We are often asked what to do if a child doesn’t want to spend time with the parent who doesn’t live with them, Gemma Rowe explains the legalities of the situation.
Unless you have serious valid concerns or worries for your child’s welfare, such as alcohol/drug misuse, domestic abuse, abduction or concerns regarding their physical/emotional harm (in which case you should seek assistance from your Local Authority or the police upon how to deal with this moving forward as well as approaching a family solicitor for legal advice), you should not stop your child from having contact with one parent.
Until your child reaches the age of 16 (or 18 in particular circumstances) whereby they can then decide for themselves which parent they wish to spend time with, it is important that your child is able to spend time with both parents. Although it may be difficult you should be encouraging and promoting contact with your former partner and seeking to manage the situation as positively as you can to help all concerned and in particular, your child.
The decision to stop contact entirely from one parent is not only going against the best interests of your child, such refusal will also enable the other parent to issue a Court application against you to establish contact. You will then need to explain to the Court why contact was prevented or restricted so that a formal Order by the Court can be made.
Are you knowingly or unknowingly influencing your child’s decision?
You may need to consider your own behaviour and whether that is influencing your child’s decision in not wanting to see the other parent. You should try to establish the reasoning behind your child’s reluctance to visit a parent, then if possible, talk to your ex on how to handle the situation.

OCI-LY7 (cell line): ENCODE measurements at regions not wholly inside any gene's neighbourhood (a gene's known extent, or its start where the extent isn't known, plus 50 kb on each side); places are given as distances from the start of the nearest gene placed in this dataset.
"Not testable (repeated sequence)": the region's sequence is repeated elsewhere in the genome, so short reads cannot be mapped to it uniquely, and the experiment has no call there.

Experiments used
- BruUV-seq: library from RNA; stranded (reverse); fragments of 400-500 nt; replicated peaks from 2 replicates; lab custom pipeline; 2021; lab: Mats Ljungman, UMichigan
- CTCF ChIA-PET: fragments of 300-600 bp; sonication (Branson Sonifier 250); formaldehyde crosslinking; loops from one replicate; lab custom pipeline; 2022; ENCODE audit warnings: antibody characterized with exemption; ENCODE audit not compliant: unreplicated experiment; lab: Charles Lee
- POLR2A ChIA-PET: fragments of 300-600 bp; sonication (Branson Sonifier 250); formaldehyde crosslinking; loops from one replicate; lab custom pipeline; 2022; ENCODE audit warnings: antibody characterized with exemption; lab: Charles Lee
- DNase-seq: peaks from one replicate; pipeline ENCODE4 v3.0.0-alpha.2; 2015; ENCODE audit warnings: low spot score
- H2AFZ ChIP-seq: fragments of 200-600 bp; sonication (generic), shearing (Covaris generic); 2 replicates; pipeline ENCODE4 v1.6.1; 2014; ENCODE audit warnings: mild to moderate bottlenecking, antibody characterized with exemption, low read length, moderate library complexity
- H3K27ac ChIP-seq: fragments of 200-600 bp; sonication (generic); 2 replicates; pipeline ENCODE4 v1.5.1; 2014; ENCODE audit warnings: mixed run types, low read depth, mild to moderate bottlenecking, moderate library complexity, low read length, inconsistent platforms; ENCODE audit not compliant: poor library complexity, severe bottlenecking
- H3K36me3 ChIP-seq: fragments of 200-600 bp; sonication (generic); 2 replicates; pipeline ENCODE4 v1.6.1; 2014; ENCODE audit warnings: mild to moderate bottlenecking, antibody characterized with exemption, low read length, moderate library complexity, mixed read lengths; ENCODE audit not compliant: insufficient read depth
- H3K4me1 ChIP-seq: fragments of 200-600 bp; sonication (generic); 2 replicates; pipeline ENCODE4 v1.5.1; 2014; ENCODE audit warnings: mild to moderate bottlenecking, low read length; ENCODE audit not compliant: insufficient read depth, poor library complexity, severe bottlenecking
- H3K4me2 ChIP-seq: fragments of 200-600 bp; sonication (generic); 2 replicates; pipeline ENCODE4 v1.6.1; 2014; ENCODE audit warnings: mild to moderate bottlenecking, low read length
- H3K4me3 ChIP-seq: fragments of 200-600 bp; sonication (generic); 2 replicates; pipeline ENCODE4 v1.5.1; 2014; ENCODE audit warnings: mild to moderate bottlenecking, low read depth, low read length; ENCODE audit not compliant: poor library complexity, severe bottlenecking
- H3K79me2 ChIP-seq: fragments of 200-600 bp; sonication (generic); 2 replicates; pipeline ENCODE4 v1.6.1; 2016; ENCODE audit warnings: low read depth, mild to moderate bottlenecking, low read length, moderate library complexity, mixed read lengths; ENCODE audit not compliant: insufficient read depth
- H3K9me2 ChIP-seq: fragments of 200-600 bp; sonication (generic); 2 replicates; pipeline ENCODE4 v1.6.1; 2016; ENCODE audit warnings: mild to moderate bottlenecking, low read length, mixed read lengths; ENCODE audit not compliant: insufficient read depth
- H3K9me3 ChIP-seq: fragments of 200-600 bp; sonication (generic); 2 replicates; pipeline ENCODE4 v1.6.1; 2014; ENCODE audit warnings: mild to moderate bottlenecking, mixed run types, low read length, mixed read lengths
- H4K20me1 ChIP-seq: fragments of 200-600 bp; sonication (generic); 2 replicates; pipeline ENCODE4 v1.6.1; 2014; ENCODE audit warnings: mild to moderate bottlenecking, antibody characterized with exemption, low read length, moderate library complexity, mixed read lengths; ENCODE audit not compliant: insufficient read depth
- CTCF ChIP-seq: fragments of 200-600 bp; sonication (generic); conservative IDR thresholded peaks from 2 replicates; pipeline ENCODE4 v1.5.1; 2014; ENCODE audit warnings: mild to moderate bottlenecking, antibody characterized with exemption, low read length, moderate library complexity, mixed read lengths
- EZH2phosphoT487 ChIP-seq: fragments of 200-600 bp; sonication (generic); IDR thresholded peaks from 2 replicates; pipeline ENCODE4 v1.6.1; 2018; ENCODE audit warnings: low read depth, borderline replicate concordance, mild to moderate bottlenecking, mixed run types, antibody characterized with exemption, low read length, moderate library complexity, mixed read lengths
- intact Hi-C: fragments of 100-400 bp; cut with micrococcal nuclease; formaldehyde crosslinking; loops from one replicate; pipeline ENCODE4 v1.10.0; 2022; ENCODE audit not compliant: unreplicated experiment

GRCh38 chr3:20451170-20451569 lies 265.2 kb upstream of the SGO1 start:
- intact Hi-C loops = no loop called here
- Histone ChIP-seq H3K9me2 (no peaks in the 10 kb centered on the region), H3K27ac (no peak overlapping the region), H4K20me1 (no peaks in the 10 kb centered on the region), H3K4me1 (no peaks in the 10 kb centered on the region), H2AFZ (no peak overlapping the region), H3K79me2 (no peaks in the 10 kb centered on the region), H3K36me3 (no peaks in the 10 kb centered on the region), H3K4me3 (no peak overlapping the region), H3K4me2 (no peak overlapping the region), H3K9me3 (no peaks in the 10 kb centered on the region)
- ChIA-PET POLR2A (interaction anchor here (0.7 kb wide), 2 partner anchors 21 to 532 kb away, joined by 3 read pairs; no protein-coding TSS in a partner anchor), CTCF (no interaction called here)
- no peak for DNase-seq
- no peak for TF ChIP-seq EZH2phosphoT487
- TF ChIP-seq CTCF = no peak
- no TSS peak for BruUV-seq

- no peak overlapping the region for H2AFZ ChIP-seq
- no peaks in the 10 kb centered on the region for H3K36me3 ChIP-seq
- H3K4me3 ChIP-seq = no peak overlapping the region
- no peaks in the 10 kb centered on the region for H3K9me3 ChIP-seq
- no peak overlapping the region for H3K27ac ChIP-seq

Depending upon the circumstances and the age of your child, it may be possible for you to have a family meeting to address the issue as a group or have family mediation. It may also be appropriate to consider a family therapist or counsellor for your child if they are struggling to deal with the separation or the understanding of the situation.
What happens if there is already a Court Order in place?
If there is a Court order already in place and you have concerns about the current arrangements following any change of circumstances, you can make an application to the Court to consider whether a variation of the existing Child Arrangements Order should be made.
If however, you do not decide to make an application for variation and you fail to comply with that Order by refusing contact as directed, your former partner may apply to the Court for enforcement of the Order.
If the Court subsequently finds that your conduct has resulted in an unjustified breach of the Order, you may be found in contempt of Court with serious consequences that could include a fine, unpaid work, payment of compensation or committal to prison.
Gemma Rowe is a lawyer in supporting parents with child law issues. If you would like to speak to Gemma about the issues raised in this article or another child law issue please do get in touch email [email protected] or telephone 01392 421777